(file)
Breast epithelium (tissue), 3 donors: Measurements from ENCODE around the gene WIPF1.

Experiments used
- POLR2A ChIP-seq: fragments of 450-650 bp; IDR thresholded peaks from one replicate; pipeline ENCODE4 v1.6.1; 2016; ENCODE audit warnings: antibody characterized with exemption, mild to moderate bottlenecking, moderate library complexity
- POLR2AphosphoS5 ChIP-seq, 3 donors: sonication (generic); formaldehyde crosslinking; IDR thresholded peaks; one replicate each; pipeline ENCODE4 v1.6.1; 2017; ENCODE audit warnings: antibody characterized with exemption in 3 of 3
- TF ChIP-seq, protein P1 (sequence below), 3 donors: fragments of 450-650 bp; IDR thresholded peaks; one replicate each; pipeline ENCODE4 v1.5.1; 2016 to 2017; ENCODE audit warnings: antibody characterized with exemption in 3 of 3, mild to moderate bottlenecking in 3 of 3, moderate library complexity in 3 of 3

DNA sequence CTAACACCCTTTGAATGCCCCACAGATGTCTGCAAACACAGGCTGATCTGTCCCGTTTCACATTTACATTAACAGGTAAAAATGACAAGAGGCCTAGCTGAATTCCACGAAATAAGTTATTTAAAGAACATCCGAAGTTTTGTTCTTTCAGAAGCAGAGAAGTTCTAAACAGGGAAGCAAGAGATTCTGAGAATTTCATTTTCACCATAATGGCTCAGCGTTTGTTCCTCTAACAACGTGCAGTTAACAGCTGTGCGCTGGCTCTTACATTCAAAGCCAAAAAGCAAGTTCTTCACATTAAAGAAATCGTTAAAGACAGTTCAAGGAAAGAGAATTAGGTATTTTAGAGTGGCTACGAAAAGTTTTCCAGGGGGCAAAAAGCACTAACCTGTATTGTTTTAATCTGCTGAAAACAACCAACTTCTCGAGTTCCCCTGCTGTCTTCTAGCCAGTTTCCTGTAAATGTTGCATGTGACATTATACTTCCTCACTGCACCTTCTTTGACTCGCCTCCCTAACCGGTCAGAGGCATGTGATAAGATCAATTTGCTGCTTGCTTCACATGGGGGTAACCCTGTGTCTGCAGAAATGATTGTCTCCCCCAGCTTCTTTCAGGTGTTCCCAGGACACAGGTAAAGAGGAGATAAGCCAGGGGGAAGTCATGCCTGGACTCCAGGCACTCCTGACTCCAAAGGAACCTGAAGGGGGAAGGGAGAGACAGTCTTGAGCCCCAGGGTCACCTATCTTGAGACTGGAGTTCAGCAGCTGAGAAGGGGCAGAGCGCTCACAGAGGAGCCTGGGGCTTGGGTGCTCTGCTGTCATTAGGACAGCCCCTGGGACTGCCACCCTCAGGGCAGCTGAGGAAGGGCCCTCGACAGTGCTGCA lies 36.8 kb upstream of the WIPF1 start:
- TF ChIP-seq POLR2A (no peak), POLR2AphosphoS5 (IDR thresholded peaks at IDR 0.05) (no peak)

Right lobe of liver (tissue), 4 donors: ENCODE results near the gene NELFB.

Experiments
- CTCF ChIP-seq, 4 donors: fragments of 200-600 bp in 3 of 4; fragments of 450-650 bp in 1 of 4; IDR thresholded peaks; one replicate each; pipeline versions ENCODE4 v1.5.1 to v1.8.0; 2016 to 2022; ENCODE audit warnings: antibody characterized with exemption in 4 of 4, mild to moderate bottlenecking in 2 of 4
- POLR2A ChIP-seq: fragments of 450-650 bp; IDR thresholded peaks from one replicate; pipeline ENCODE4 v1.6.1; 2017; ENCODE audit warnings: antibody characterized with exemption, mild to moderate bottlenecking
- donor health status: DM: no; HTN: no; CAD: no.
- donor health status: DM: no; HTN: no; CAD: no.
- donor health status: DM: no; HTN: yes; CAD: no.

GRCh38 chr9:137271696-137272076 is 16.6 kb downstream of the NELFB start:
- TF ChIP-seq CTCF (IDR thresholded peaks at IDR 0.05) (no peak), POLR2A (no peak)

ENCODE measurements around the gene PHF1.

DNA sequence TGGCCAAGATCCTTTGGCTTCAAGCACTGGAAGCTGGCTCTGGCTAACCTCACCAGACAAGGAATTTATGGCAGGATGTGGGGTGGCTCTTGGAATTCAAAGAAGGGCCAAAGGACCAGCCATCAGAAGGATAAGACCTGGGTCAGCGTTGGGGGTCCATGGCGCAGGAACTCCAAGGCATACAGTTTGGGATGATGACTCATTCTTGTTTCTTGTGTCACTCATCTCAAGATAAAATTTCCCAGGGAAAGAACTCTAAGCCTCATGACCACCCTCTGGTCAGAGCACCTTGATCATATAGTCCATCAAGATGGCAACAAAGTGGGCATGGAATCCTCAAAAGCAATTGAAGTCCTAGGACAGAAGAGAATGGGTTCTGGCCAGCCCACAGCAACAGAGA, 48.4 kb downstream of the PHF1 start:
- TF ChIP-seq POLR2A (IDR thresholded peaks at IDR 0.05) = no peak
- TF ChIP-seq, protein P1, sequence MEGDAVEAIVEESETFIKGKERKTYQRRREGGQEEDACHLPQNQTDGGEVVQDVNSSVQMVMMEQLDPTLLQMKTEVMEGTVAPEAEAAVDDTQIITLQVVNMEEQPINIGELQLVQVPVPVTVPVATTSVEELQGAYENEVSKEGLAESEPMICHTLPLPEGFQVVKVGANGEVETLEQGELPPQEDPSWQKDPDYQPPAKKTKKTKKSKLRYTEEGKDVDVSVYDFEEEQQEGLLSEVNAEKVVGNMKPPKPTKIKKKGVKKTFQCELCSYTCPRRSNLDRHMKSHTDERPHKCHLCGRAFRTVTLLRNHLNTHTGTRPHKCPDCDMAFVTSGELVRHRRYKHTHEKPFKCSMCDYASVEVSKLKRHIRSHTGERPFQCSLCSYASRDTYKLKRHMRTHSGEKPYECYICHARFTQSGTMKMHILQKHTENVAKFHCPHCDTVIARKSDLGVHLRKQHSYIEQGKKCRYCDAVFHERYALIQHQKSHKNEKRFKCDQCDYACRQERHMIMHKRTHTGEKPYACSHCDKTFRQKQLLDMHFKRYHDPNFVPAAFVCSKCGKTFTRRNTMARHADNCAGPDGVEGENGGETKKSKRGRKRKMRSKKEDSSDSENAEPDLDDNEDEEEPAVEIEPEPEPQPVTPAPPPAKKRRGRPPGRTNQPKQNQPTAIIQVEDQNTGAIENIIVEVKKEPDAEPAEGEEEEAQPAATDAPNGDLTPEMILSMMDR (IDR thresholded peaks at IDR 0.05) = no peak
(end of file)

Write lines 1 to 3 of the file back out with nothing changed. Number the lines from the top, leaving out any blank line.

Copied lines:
Breast epithelium (tissue), 3 donors: Measurements from ENCODE around the gene WIPF1.

Experiments used
- POLR2A ChIP-seq: fragments of 450-650 bp; IDR thresholded peaks from one replicate; pipeline ENCODE4 v1.6.1; 2016; ENCODE audit warnings: antibody characterized with exemption, mild to moderate bottlenecking, moderate library complexity